Among the Lebanese Maronites, Aramaic still remains the liturgical language of the Maronite Church, although in an Eastern Aramaic form (the Syriac language, in which early Christianity was disseminated throughout the Middle East), distinct from the spoken Aramaic of Lebanon, which was a Western Aramaic language. As the second of two liturgical languages of Judaism, Aramaic was also retained as a language in the sphere of religion (in the Talmud) among Lebanese Jews, although here too in an Eastern Aramaic form (the Talmud was composed in Babylonia in Babylonian Aramaic). Among Lebanese Muslims, however, Aramaic was lost twice, once in the shift to Arabic in the vernacular (Lebanese Arabic) and again in the religious sphere, since Arabic (Qur'anic Arabic) is the liturgical language of Islam.
Some Lebanese, mainly Christians, identify themselves as Phoenician rather than Arab, seeking to draw "on the Phoenician past to try to forge an identity separate from the prevailing Arab culture". They argue that Arabization merely represented a shift to the Arabic language as the vernacular of the Lebanese people, and that, according to them, no actual shift of ethnic identity, much less ancestral origins, occurred. Their argument, based on the premise of ancestry, has recently been vindicated by some emerging genetic studies as discussed below. Thus, Phoenicianists emphasize that the Arabs of Lebanon, Syria, Palestine, Egypt, Sudan, Tunisia, Iraq, and all other "Arabs", are different peoples, each descended from the indigenous pre-Arab populations of their respective regions, with their own histories and lore, and that therefore they do not belong to the one pan-Arab ethnicity, and thus such categorisation is erred or inapplicable. Certain portions of Lebanon's Christian population in particular tend to stress aspects of Lebanon's non-Arab prior history to encompass all Lebanon's historical stages, instead of considering the beginning of Lebanese history ibeing with the Arab conquests, an attitude that prevails in the rest of the Arab world. Some consider addressing all Lebanese as Arabs somewhat insensitive, and prefer to call them Lebanese as a sign of respect of Lebanon's long non-Arab past.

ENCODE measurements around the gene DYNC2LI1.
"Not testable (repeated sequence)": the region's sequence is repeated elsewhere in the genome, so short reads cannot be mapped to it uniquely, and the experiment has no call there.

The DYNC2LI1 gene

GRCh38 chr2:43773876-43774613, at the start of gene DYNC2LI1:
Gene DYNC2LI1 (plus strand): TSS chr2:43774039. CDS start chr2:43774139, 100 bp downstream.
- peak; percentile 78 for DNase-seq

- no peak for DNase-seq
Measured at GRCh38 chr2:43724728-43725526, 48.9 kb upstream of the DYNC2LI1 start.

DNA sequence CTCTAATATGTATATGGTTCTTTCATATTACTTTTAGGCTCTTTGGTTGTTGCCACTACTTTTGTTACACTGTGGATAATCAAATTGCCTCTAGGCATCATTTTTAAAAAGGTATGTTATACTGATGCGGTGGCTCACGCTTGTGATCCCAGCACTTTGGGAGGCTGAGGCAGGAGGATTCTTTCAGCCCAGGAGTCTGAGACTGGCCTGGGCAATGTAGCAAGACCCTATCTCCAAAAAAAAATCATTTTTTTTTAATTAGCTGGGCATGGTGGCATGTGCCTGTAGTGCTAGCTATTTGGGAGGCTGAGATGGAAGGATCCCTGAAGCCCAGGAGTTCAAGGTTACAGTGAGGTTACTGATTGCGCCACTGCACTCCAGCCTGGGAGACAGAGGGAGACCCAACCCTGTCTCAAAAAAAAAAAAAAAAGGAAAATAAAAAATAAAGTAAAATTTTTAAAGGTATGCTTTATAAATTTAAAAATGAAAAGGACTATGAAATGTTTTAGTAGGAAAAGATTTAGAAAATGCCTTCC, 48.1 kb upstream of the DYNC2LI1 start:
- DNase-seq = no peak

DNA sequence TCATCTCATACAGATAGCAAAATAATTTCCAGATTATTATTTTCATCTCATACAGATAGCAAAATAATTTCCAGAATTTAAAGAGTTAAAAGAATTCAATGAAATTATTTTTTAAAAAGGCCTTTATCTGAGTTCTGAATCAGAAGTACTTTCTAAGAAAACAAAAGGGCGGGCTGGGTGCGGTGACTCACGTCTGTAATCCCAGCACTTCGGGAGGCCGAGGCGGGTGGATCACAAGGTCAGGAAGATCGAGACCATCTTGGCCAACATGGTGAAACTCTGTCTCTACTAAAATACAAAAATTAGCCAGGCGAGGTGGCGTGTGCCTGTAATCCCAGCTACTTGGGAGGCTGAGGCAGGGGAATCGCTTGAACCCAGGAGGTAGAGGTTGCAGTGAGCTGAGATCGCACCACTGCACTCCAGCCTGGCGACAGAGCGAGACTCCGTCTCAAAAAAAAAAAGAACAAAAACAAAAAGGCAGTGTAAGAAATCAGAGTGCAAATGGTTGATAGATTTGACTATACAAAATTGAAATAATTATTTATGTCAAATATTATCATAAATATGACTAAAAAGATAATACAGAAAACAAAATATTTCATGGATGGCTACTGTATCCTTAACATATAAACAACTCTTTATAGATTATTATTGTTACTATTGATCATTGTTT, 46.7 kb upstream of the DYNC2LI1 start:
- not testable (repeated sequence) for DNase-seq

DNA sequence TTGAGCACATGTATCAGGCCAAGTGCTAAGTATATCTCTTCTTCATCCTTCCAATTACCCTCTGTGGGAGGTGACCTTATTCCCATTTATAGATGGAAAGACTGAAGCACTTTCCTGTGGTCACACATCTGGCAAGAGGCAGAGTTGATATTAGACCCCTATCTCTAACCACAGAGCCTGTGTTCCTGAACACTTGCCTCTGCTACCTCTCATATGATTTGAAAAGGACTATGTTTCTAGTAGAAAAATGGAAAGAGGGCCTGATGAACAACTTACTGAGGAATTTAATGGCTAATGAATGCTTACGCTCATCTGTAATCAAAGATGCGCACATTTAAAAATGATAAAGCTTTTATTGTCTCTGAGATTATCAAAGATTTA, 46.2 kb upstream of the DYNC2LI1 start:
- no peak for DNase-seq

Among the Arabists, most do not dispute the differing ancestral origins of not only the Lebanese, but every other "Arab" group, nor do they disagree with acknowledging those roots. However, they do contest the Phoenicianists' assertion that a shift to an Arab identity did not occur, whether from a Phoenician or later pre-Arab identity. Arabists argue such a shift did in fact occur, if not for the population as a whole and for generations up until the rise of modern Phoenicianism, then at the very least for the larger part of the population, up to and including today. Further, they contend that this was the case for the Lebanese even in light of the differing Lebanese religious communities, especially pointing to the fact that most of the leading Arabists in recent Lebanese history were in fact Christians. The Arabists' point of contention is that Phoenicianists and Phoenicianism disregards and often altogether seems to relegate the reality of the Arab cultural and linguistic heritage of Lebanon and the Lebanese, given the extent to which the culture and customs of today's Lebanese people are indebted to that period of Lebanon's history. This is argued especially when the Arab cultural elements are quantified against the elements that can be attributed to have originated prior to, and survived, the Arab period into the modern time and culture. Therefore, they see the notion of deriving a Lebanese identity based on pan-Arabism as valid, and thus many Lebanese, whether Muslim, Christian or other, do identify as Arabs.